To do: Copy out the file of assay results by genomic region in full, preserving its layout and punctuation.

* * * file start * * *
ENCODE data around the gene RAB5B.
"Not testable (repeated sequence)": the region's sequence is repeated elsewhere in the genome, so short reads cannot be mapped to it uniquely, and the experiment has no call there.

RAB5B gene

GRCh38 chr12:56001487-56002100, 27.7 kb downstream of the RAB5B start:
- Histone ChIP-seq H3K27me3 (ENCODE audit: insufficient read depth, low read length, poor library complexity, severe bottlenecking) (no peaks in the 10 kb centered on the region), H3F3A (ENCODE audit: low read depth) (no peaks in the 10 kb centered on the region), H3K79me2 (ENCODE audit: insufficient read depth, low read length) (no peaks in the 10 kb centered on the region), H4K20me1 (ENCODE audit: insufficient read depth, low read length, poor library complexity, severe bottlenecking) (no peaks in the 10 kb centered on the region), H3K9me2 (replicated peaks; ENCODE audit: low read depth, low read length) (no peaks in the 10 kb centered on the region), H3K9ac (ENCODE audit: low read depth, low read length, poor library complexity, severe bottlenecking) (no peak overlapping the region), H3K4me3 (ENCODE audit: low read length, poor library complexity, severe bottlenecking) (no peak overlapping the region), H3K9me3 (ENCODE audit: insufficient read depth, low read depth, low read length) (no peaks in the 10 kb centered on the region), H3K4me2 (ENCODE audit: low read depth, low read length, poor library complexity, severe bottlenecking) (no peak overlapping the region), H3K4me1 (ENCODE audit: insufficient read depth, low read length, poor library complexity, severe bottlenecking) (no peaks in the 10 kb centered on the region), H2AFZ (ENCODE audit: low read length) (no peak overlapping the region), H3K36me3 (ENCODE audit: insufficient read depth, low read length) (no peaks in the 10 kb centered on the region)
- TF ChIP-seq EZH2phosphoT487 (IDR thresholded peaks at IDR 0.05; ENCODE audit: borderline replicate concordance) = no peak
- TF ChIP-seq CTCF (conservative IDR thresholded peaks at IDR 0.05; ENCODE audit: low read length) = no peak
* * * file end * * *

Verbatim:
ENCODE data around the gene RAB5B.
"Not testable (repeated sequence)": the region's sequence is repeated elsewhere in the genome, so short reads cannot be mapped to it uniquely, and the experiment has no call there.

RAB5B gene

GRCh38 chr12:56001487-56002100, 27.7 kb downstream of the RAB5B start:
- Histone ChIP-seq H3K27me3 (ENCODE audit: insufficient read depth, low read length, poor library complexity, severe bottlenecking) (no peaks in the 10 kb centered on the region), H3F3A (ENCODE audit: low read depth) (no peaks in the 10 kb centered on the region), H3K79me2 (ENCODE audit: insufficient read depth, low read length) (no peaks in the 10 kb centered on the region), H4K20me1 (ENCODE audit: insufficient read depth, low read length, poor library complexity, severe bottlenecking) (no peaks in the 10 kb centered on the region), H3K9me2 (replicated peaks; ENCODE audit: low read depth, low read length) (no peaks in the 10 kb centered on the region), H3K9ac (ENCODE audit: low read depth, low read length, poor library complexity, severe bottlenecking) (no peak overlapping the region), H3K4me3 (ENCODE audit: low read length, poor library complexity, severe bottlenecking) (no peak overlapping the region), H3K9me3 (ENCODE audit: insufficient read depth, low read depth, low read length) (no peaks in the 10 kb centered on the region), H3K4me2 (ENCODE audit: low read depth, low read length, poor library complexity, severe bottlenecking) (no peak overlapping the region), H3K4me1 (ENCODE audit: insufficient read depth, low read length, poor library complexity, severe bottlenecking) (no peaks in the 10 kb centered on the region), H2AFZ (ENCODE audit: low read length) (no peak overlapping the region), H3K36me3 (ENCODE audit: insufficient read depth, low read length) (no peaks in the 10 kb centered on the region)
- TF ChIP-seq EZH2phosphoT487 (IDR thresholded peaks at IDR 0.05; ENCODE audit: borderline replicate concordance) = no peak
- TF ChIP-seq CTCF (conservative IDR thresholded peaks at IDR 0.05; ENCODE audit: low read length) = no peak